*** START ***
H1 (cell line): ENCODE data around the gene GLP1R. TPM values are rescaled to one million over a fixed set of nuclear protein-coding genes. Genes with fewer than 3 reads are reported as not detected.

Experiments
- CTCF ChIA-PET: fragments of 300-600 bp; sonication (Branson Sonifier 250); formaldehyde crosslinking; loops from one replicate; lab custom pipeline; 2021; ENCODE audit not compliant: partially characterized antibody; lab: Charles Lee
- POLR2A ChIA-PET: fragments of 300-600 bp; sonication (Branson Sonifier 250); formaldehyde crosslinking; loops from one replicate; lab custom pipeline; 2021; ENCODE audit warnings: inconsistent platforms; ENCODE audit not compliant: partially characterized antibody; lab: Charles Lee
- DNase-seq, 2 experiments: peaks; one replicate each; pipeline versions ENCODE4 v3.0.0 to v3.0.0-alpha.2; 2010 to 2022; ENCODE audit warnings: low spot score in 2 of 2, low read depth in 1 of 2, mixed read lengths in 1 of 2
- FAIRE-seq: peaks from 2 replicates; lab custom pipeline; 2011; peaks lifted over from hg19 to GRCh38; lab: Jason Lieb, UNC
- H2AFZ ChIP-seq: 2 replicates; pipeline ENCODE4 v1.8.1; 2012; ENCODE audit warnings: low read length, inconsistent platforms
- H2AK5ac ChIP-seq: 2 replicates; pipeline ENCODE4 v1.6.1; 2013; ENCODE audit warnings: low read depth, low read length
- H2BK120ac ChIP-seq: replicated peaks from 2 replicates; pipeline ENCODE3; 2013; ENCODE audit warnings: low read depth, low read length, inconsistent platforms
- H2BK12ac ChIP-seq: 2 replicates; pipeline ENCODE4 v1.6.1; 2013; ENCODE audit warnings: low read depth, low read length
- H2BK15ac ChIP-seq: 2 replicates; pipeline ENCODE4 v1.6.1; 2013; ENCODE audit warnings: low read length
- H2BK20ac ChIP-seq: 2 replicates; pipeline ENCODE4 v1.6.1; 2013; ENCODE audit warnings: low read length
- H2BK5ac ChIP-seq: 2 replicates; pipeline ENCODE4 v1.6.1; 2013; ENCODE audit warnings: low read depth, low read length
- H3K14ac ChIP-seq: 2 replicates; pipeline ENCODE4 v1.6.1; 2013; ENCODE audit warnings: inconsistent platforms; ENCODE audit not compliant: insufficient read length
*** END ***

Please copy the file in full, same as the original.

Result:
H1 (cell line): ENCODE data around the gene GLP1R. TPM values are rescaled to one million over a fixed set of nuclear protein-coding genes. Genes with fewer than 3 reads are reported as not detected.

Experiments
- CTCF ChIA-PET: fragments of 300-600 bp; sonication (Branson Sonifier 250); formaldehyde crosslinking; loops from one replicate; lab custom pipeline; 2021; ENCODE audit not compliant: partially characterized antibody; lab: Charles Lee
- POLR2A ChIA-PET: fragments of 300-600 bp; sonication (Branson Sonifier 250); formaldehyde crosslinking; loops from one replicate; lab custom pipeline; 2021; ENCODE audit warnings: inconsistent platforms; ENCODE audit not compliant: partially characterized antibody; lab: Charles Lee
- DNase-seq, 2 experiments: peaks; one replicate each; pipeline versions ENCODE4 v3.0.0 to v3.0.0-alpha.2; 2010 to 2022; ENCODE audit warnings: low spot score in 2 of 2, low read depth in 1 of 2, mixed read lengths in 1 of 2
- FAIRE-seq: peaks from 2 replicates; lab custom pipeline; 2011; peaks lifted over from hg19 to GRCh38; lab: Jason Lieb, UNC
- H2AFZ ChIP-seq: 2 replicates; pipeline ENCODE4 v1.8.1; 2012; ENCODE audit warnings: low read length, inconsistent platforms
- H2AK5ac ChIP-seq: 2 replicates; pipeline ENCODE4 v1.6.1; 2013; ENCODE audit warnings: low read depth, low read length
- H2BK120ac ChIP-seq: replicated peaks from 2 replicates; pipeline ENCODE3; 2013; ENCODE audit warnings: low read depth, low read length, inconsistent platforms
- H2BK12ac ChIP-seq: 2 replicates; pipeline ENCODE4 v1.6.1; 2013; ENCODE audit warnings: low read depth, low read length
- H2BK15ac ChIP-seq: 2 replicates; pipeline ENCODE4 v1.6.1; 2013; ENCODE audit warnings: low read length
- H2BK20ac ChIP-seq: 2 replicates; pipeline ENCODE4 v1.6.1; 2013; ENCODE audit warnings: low read length
- H2BK5ac ChIP-seq: 2 replicates; pipeline ENCODE4 v1.6.1; 2013; ENCODE audit warnings: low read depth, low read length
- H3K14ac ChIP-seq: 2 replicates; pipeline ENCODE4 v1.6.1; 2013; ENCODE audit warnings: inconsistent platforms; ENCODE audit not compliant: insufficient read length